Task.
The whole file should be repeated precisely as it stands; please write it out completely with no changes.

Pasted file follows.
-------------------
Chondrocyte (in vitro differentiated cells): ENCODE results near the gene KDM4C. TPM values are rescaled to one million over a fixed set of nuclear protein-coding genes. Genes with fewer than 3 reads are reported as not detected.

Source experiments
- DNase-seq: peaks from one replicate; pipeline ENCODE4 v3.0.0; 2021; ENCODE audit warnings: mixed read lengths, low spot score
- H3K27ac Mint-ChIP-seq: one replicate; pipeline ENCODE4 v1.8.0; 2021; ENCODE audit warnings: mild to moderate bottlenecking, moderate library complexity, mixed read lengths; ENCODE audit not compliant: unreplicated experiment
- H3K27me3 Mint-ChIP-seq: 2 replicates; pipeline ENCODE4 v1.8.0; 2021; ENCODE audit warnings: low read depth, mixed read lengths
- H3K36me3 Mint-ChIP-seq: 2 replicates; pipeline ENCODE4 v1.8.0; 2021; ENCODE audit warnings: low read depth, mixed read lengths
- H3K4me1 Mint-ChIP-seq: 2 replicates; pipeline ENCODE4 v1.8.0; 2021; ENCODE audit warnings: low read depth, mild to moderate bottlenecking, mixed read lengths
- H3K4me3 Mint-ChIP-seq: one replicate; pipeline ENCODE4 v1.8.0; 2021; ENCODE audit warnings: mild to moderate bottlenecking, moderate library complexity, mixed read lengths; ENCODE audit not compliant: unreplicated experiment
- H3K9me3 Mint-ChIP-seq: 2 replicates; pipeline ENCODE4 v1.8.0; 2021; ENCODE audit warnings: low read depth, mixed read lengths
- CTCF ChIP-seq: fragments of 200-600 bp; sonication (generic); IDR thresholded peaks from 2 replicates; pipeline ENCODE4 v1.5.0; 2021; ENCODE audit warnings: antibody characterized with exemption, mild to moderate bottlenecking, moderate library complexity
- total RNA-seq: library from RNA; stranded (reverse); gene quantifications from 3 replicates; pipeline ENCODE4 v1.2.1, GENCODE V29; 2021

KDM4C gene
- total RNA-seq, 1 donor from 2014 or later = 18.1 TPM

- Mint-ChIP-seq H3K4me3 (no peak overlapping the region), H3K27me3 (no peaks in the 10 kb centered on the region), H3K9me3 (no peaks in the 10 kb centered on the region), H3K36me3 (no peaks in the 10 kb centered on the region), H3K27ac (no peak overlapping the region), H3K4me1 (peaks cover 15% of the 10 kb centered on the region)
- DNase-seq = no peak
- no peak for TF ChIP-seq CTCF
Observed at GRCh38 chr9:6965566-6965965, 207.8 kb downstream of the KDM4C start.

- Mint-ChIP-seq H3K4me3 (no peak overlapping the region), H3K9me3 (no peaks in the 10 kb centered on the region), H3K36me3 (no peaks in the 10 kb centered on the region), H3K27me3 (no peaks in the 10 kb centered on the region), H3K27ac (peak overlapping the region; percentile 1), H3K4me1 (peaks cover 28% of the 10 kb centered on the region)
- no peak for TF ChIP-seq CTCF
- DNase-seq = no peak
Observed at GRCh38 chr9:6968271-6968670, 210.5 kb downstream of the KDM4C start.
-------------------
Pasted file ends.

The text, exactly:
Chondrocyte (in vitro differentiated cells): ENCODE results near the gene KDM4C. TPM values are rescaled to one million over a fixed set of nuclear protein-coding genes. Genes with fewer than 3 reads are reported as not detected.

Source experiments
- DNase-seq: peaks from one replicate; pipeline ENCODE4 v3.0.0; 2021; ENCODE audit warnings: mixed read lengths, low spot score
- H3K27ac Mint-ChIP-seq: one replicate; pipeline ENCODE4 v1.8.0; 2021; ENCODE audit warnings: mild to moderate bottlenecking, moderate library complexity, mixed read lengths; ENCODE audit not compliant: unreplicated experiment
- H3K27me3 Mint-ChIP-seq: 2 replicates; pipeline ENCODE4 v1.8.0; 2021; ENCODE audit warnings: low read depth, mixed read lengths
- H3K36me3 Mint-ChIP-seq: 2 replicates; pipeline ENCODE4 v1.8.0; 2021; ENCODE audit warnings: low read depth, mixed read lengths
- H3K4me1 Mint-ChIP-seq: 2 replicates; pipeline ENCODE4 v1.8.0; 2021; ENCODE audit warnings: low read depth, mild to moderate bottlenecking, mixed read lengths
- H3K4me3 Mint-ChIP-seq: one replicate; pipeline ENCODE4 v1.8.0; 2021; ENCODE audit warnings: mild to moderate bottlenecking, moderate library complexity, mixed read lengths; ENCODE audit not compliant: unreplicated experiment
- H3K9me3 Mint-ChIP-seq: 2 replicates; pipeline ENCODE4 v1.8.0; 2021; ENCODE audit warnings: low read depth, mixed read lengths
- CTCF ChIP-seq: fragments of 200-600 bp; sonication (generic); IDR thresholded peaks from 2 replicates; pipeline ENCODE4 v1.5.0; 2021; ENCODE audit warnings: antibody characterized with exemption, mild to moderate bottlenecking, moderate library complexity
- total RNA-seq: library from RNA; stranded (reverse); gene quantifications from 3 replicates; pipeline ENCODE4 v1.2.1, GENCODE V29; 2021

KDM4C gene
- total RNA-seq, 1 donor from 2014 or later = 18.1 TPM

- Mint-ChIP-seq H3K4me3 (no peak overlapping the region), H3K27me3 (no peaks in the 10 kb centered on the region), H3K9me3 (no peaks in the 10 kb centered on the region), H3K36me3 (no peaks in the 10 kb centered on the region), H3K27ac (no peak overlapping the region), H3K4me1 (peaks cover 15% of the 10 kb centered on the region)
- DNase-seq = no peak
- no peak for TF ChIP-seq CTCF
Observed at GRCh38 chr9:6965566-6965965, 207.8 kb downstream of the KDM4C start.

- Mint-ChIP-seq H3K4me3 (no peak overlapping the region), H3K9me3 (no peaks in the 10 kb centered on the region), H3K36me3 (no peaks in the 10 kb centered on the region), H3K27me3 (no peaks in the 10 kb centered on the region), H3K27ac (peak overlapping the region; percentile 1), H3K4me1 (peaks cover 28% of the 10 kb centered on the region)
- no peak for TF ChIP-seq CTCF
- DNase-seq = no peak
Observed at GRCh38 chr9:6968271-6968670, 210.5 kb downstream of the KDM4C start.